Crime

Man arrested for one shooting now charged with attempted first-degree murder

Night Train Lounge raided by police last month

GREENVILLE, Pitt County - A man already facing charges for his role in a shooting in Plymouth is now being charged with attempted first degree murder in a separate case.

Vincent Smith, 30, of Plymouth, was scheduled to make his first appearance in Pitt County Superior Court on Friday after being arrested Thursday on charges of attempted first-degree murder, felony possession of a firearm by a felon and felony possession of a stolen firearm.

Those charges are tied to a shooting at the Night Train Lounge, which happened in the early morning hours of Thursday, June 24. According to Pitt County Sheriff's Office spokesman Lt. Kip Gaskins, Smith is accused of playing a role in the shooting that sent four people to Vidant Medical Center in Greenville with non-life threatening injuries. Gaskins said all four individuals have since been treated and released.

Smith was booked on a $750,000 secured bond.

Smith was charged with assault with a deadly weapon with intent to kill, inflicting serious injury stemming from his role in a shooting outside the Deluxe Night Club in Plymouth on Christmas Eve last year. Smith himself was one of four people shot in that incident. His next court appearance in that case is set for July 24 in Washington County Superior Court.

Smith was also arrested in 2014 as the prime suspect in a non-fatal shooting near Plymouth on Nov. 2, 2014. Charges, however, were eventually dropped in that case.

 

Night Train troubles

A records request by NewsChannel 12 reveals the Night Train Lounge was operating as a "BYOB" club on June 24 when the four-person shooting took place.

The reason? The club's liquor license had been revoked after an undercover investigation in May by the Pitt County Alcoholic Beverage Control Commission's Law Enforcement Division found a litany of violations. As a result of the investigation, Night Train Lounge owner Willie Ray Acklin faced both civil and criminal charges, including selling alcoholic beverages without an applicable ABC permit, having controlled substances on licensed premises (the "smoke from the marijuana floated through the building like clouds" according to the investigators' report), and selling alcohol beyond state-mandated last call, among other charges.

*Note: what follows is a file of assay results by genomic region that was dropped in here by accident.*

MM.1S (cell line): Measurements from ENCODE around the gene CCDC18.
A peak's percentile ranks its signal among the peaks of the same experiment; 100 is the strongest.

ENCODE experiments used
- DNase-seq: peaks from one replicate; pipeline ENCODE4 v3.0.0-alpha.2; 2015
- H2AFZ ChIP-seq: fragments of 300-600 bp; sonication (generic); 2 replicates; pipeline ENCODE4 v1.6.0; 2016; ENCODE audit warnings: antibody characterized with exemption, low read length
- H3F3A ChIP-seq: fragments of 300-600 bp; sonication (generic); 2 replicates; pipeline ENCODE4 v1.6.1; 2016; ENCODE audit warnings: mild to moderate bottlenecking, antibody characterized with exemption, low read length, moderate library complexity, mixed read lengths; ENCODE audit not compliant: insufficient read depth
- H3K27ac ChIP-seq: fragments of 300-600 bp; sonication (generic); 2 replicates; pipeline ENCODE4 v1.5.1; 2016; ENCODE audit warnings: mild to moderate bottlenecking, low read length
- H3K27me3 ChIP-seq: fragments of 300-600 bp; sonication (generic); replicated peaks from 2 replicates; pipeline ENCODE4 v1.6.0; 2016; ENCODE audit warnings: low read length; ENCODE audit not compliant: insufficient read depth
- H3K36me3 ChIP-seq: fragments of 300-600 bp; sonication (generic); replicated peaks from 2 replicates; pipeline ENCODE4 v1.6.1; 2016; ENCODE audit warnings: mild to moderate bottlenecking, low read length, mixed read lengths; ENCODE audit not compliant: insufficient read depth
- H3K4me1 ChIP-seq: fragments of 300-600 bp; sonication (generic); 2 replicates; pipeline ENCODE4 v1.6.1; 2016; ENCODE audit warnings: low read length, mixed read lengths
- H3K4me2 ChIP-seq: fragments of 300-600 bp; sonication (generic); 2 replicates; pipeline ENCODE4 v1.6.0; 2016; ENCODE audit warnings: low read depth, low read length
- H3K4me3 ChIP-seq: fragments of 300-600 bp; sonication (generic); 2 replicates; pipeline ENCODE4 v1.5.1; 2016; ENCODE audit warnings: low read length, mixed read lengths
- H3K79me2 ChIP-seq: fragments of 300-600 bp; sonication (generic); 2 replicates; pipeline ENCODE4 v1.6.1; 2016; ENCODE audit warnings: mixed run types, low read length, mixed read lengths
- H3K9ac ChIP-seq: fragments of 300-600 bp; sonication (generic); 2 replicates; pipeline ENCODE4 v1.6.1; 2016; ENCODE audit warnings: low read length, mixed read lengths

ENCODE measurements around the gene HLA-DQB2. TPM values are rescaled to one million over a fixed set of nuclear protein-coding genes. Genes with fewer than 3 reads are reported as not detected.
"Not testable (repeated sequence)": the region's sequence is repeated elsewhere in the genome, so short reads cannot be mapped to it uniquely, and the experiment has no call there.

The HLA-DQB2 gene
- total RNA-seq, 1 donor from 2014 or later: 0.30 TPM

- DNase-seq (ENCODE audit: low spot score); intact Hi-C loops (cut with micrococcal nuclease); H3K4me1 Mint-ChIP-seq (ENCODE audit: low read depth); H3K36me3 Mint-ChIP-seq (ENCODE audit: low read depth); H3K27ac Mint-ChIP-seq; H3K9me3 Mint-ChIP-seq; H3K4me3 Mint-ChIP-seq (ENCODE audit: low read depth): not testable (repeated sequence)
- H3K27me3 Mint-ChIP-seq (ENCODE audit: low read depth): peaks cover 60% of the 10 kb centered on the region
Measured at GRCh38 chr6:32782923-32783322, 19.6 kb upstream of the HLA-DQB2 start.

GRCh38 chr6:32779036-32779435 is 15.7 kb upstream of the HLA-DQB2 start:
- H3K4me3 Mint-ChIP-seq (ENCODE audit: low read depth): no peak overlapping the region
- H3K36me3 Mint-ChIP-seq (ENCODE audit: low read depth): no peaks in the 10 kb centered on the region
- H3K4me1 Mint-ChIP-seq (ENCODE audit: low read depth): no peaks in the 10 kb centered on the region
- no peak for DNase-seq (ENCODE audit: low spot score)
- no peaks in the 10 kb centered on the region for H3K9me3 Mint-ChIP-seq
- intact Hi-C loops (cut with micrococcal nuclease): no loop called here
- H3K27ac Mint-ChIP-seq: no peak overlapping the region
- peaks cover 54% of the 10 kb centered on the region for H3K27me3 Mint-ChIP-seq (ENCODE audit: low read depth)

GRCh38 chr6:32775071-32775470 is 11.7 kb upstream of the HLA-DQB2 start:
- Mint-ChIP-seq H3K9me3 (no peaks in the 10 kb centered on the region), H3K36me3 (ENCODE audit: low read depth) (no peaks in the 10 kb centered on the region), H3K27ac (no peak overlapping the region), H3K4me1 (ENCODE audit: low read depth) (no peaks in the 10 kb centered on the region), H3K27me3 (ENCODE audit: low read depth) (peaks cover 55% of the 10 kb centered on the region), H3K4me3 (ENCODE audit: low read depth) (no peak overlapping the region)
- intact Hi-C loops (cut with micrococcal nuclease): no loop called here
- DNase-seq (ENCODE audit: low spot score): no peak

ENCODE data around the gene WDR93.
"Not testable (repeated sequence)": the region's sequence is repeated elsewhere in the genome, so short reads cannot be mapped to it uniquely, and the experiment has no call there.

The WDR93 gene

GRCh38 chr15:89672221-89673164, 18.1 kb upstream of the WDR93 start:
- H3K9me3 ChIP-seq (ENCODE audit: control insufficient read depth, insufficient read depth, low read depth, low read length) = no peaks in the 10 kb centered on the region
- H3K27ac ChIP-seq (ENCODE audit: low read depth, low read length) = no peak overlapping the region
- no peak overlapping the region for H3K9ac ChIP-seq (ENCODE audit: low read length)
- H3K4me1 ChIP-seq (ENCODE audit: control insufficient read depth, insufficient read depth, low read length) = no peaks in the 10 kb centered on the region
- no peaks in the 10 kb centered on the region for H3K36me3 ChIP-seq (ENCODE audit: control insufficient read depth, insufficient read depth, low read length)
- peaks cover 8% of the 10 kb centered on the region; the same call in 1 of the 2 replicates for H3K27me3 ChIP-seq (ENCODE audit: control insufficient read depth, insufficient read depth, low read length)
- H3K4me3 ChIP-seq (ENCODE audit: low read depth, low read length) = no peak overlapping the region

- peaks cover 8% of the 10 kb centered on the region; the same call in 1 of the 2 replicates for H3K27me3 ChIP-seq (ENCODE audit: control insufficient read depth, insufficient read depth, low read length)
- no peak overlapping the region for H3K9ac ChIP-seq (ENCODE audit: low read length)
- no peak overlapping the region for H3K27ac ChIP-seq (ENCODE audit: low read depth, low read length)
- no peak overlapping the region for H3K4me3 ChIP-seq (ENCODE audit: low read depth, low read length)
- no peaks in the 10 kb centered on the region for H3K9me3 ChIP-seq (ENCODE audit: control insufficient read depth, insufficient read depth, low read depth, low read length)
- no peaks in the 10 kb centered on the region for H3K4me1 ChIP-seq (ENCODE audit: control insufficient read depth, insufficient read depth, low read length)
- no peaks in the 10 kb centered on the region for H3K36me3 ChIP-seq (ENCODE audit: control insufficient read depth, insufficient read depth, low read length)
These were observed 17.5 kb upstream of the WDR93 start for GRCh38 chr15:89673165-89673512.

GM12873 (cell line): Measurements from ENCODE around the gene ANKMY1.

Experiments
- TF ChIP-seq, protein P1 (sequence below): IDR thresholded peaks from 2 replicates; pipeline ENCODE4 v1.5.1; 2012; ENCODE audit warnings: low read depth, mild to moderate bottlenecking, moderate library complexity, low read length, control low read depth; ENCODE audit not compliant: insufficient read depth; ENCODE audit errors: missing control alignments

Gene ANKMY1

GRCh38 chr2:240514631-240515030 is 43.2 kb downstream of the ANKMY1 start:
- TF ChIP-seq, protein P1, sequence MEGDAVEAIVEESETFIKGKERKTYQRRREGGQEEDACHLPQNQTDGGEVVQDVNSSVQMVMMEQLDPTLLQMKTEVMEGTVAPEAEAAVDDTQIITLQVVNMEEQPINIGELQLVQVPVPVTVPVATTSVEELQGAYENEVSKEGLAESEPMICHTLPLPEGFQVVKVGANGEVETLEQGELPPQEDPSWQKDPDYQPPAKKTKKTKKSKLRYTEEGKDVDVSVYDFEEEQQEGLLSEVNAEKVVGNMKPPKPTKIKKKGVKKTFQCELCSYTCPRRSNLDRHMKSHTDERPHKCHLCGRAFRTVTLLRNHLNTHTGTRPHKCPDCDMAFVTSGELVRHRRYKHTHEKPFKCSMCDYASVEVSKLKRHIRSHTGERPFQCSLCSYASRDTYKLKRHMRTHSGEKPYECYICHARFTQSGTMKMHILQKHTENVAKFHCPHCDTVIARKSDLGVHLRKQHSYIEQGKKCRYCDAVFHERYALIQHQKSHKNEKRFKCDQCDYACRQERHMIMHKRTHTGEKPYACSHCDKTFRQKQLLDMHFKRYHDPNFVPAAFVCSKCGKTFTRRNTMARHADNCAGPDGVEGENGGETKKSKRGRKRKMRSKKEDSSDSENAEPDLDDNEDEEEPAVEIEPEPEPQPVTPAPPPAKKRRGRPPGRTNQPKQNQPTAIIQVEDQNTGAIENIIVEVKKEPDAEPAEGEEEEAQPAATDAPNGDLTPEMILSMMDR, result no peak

A bouncer at the club, Timothy White Jr., was charged with carrying a weapon into an establishment where alocholic beverages are sold.

Acklin and White were both arrested this week, charged with destroyed evidence related to the June 24 shooting. They were booked into the Pitt County Detention Center on a $1 million bond.

It's not the first time Acklin has played a role in trying to impede a law enforcement investigation.

In April 2017, 39-year-old Damien Lovett was shot in the thigh at the Night Train Lounge in an incident that was not reported to authorities by Acklin or club management.

That shooting was tied back to a larger scale of events that eventually led to the murder of 30-year-old Ayden man Omar Langley.

According to a June 7 ABC Law Enforcement Division investigator's report, the Pitt County Sheriff's Office had opposed the initial liquor license granted to Night Train in 2015 and had continued to voice concerns to ABC Law Enforcement over ongoing calls for service for fights, drugs, shootings and more from patrons at the club.

ABC Law Enforcement Division had tried numerous times before this May to send in a confidential informant to get a better handle of the situation of the club, but "they would always back out for fear of what would happen to them. We always heard the same thing from them: 'the place is full of gang members and if you weren't recognized, you were beaten.'"

Starting after the April 9 shooting at Night Train that would eventually lead to the retaliatory shooting and killing of Langley, the Pitt County District Attorney's Office, Kinston Police and the Pitt County Sheriff's Office met to scope out a plan for the takedown of those conducting criminal activity at the Night Train Lounge.

After nearly a month of planning and more than 40 officers geared up to make arrests, confidential informants were sent in on the night of May 7. The CIs told investigators of being able to buy drinks after last call, being offered cocaine that was being cut up on a pool table where Acklin was present as well as seeing numerous people pack into a club that was legally allowed to hold less than 100 people.

When police officers entered the club shortly before 3 a.m. on May 8, between 250-300 people were in the Night Train Lounge and "there was so much marijuana smoke inside the club that it appeared to be full of fog."

In addition to the charges on May 8 for Acklin and White, Acklin's employees - his son, Percy, and Lavonda Powell - were also issued several civil and criminal citations.


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